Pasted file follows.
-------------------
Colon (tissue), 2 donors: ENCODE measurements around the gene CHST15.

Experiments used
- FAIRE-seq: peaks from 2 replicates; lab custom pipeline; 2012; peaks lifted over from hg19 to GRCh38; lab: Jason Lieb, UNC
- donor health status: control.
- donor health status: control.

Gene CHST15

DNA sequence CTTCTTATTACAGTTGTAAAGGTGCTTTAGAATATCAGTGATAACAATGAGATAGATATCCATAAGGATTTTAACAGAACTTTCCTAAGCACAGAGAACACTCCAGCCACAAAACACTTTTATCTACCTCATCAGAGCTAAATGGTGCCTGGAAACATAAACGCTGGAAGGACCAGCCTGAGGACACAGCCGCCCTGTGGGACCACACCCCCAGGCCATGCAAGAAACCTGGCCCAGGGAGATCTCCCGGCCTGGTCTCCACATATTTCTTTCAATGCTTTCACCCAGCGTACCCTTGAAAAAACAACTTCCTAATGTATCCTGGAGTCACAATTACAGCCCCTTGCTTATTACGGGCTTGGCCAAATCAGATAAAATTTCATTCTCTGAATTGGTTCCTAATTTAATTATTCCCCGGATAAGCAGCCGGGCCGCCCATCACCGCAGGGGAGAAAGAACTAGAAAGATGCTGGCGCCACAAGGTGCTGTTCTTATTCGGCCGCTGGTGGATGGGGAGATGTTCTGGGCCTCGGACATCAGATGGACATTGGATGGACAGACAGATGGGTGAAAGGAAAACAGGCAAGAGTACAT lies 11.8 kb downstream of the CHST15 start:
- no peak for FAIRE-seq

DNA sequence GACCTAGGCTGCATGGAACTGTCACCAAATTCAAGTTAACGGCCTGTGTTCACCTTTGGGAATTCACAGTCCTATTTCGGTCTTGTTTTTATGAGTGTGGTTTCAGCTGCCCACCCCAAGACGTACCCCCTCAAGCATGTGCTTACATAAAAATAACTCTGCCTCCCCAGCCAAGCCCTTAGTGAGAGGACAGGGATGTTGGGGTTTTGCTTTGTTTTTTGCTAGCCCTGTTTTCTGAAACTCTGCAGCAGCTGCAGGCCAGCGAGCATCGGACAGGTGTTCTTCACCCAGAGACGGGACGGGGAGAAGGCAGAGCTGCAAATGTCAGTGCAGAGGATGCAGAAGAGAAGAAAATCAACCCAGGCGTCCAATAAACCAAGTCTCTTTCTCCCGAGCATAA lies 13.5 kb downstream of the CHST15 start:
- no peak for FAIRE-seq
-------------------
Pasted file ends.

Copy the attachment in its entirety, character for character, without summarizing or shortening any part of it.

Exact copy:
Colon (tissue), 2 donors: ENCODE measurements around the gene CHST15.

Experiments used
- FAIRE-seq: peaks from 2 replicates; lab custom pipeline; 2012; peaks lifted over from hg19 to GRCh38; lab: Jason Lieb, UNC
- donor health status: control.
- donor health status: control.

Gene CHST15

DNA sequence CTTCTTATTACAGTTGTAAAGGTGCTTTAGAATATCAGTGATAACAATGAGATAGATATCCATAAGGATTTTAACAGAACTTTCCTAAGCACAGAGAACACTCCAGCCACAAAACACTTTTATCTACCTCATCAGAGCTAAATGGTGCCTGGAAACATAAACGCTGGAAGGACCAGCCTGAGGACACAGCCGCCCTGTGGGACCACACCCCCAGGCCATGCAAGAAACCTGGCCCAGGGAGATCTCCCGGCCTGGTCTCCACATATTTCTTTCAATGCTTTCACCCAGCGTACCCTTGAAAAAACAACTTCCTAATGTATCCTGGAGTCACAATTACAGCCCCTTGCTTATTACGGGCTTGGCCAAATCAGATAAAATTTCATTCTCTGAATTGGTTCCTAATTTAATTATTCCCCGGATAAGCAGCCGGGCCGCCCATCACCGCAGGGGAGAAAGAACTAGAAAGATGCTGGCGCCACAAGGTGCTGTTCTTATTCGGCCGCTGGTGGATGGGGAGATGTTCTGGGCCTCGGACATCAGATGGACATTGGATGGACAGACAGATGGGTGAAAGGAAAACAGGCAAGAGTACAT lies 11.8 kb downstream of the CHST15 start:
- no peak for FAIRE-seq

DNA sequence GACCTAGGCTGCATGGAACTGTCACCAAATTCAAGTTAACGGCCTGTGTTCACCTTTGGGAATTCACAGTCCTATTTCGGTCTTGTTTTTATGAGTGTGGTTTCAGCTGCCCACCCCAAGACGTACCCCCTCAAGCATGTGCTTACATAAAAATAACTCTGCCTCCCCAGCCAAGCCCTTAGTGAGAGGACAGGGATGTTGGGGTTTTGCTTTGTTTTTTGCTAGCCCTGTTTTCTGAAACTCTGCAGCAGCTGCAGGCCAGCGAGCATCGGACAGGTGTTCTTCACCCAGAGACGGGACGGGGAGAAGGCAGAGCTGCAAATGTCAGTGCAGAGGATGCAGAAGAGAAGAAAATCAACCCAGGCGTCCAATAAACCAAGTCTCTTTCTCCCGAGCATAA lies 13.5 kb downstream of the CHST15 start:
- no peak for FAIRE-seq